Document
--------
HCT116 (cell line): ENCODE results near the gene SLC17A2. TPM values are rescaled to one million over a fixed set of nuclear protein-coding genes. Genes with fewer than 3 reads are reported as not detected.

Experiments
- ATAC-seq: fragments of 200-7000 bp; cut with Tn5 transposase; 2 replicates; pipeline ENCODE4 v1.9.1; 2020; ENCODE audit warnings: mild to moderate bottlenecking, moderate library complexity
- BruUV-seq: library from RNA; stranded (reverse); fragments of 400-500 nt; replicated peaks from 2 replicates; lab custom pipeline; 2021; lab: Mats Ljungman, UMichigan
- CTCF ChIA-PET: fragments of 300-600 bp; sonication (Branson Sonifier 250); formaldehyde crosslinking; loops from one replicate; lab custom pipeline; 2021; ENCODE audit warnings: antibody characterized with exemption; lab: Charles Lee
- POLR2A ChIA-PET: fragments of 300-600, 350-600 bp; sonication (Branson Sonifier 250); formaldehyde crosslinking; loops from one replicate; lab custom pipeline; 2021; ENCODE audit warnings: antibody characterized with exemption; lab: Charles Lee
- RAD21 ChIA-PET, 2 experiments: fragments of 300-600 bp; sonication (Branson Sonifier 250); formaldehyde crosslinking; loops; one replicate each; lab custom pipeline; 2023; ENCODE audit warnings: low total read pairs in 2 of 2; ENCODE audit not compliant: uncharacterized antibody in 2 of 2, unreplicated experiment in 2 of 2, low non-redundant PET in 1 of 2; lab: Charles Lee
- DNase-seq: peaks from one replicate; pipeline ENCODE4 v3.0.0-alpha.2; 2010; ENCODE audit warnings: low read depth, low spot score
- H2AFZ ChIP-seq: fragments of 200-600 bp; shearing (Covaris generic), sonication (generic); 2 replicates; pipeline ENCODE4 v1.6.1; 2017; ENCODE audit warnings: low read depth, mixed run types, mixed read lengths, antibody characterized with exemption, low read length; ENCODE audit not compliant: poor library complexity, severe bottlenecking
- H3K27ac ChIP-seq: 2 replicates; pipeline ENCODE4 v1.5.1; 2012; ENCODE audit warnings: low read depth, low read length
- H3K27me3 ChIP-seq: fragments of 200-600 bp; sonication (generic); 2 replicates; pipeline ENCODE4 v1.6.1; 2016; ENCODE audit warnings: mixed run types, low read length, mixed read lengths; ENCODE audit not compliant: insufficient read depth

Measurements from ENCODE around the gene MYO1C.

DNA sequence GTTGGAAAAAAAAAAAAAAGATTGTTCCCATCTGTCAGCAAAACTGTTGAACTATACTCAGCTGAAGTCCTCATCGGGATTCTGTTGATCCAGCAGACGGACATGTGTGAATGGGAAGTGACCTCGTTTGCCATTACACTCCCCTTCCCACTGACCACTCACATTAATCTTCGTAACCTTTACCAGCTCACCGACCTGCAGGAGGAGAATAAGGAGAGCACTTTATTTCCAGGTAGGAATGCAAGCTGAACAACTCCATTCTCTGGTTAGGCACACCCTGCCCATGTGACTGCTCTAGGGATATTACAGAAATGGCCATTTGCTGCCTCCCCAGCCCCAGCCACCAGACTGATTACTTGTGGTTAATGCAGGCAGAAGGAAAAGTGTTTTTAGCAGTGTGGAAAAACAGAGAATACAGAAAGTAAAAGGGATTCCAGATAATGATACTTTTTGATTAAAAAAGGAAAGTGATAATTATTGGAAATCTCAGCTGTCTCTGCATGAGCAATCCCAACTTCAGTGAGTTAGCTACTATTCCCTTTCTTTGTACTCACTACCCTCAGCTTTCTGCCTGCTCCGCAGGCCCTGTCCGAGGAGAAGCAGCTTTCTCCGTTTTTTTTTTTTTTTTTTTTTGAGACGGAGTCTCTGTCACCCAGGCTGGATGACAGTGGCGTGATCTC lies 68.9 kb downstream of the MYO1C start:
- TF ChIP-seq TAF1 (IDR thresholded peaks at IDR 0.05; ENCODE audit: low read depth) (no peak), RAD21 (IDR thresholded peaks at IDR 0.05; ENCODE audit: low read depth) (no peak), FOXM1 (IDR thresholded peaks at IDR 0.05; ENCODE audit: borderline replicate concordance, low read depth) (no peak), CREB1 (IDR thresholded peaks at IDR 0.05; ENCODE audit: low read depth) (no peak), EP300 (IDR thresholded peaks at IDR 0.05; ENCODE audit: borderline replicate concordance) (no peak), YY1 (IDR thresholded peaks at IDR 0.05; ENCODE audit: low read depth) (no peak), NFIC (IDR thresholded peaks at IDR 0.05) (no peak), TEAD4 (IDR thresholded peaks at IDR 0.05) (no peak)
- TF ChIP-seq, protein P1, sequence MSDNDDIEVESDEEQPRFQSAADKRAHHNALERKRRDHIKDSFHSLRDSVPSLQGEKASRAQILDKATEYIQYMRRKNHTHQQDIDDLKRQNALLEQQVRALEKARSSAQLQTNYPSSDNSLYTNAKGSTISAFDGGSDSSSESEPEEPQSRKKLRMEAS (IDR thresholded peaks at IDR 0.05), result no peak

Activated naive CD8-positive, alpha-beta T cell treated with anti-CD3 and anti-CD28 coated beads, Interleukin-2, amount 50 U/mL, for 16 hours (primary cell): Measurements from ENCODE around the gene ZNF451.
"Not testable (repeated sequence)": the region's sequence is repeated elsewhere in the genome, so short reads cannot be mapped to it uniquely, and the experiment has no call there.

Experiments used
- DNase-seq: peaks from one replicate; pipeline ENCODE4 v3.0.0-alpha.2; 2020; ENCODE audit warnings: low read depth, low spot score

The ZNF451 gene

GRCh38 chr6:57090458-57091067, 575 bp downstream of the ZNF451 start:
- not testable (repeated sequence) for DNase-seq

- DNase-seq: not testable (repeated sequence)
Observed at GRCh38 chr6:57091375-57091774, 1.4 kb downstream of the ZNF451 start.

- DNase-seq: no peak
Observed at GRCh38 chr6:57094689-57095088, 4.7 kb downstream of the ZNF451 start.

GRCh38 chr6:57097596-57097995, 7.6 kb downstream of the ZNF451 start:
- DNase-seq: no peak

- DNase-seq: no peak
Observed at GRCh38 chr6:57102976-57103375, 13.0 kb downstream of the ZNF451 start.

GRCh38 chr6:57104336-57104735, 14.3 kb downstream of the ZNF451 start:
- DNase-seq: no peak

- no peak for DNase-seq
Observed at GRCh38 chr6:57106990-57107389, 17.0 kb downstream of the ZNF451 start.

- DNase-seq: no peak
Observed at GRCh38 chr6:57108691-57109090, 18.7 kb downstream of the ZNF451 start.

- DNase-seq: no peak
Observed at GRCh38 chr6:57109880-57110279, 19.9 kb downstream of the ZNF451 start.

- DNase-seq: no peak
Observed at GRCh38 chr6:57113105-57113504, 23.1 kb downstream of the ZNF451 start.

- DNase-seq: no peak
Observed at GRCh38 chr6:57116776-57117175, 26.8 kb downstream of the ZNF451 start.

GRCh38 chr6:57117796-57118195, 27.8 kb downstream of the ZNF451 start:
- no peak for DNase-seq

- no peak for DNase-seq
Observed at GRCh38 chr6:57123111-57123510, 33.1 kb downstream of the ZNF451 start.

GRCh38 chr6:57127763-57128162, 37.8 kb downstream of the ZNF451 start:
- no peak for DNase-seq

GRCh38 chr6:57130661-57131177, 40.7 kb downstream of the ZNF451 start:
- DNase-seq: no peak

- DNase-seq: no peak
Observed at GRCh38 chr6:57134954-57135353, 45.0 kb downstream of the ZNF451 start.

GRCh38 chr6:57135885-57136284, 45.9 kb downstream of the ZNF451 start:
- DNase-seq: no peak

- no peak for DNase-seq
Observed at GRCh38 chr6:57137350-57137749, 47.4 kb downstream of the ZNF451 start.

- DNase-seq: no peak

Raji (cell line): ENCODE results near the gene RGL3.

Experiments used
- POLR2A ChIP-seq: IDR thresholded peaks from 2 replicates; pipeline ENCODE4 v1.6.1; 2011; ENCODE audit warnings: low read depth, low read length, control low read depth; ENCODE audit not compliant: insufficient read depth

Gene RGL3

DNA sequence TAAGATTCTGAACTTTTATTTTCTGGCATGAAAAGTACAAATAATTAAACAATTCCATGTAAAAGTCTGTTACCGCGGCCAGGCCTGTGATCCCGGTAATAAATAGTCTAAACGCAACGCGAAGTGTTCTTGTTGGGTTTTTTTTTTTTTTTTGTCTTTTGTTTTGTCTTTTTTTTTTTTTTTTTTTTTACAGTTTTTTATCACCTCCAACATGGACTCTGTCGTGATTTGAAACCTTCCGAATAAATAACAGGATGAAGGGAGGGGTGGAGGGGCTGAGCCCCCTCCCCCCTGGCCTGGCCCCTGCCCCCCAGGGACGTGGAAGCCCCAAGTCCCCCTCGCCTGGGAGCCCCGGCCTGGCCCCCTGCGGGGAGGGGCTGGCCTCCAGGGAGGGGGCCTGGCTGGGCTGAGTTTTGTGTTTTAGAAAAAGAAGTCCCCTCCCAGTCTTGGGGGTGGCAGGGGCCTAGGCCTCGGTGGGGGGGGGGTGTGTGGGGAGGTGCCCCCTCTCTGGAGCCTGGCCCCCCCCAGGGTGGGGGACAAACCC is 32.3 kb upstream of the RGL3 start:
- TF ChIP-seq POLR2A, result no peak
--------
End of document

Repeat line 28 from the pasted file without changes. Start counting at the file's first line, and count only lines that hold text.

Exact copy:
- DNase-seq: no peak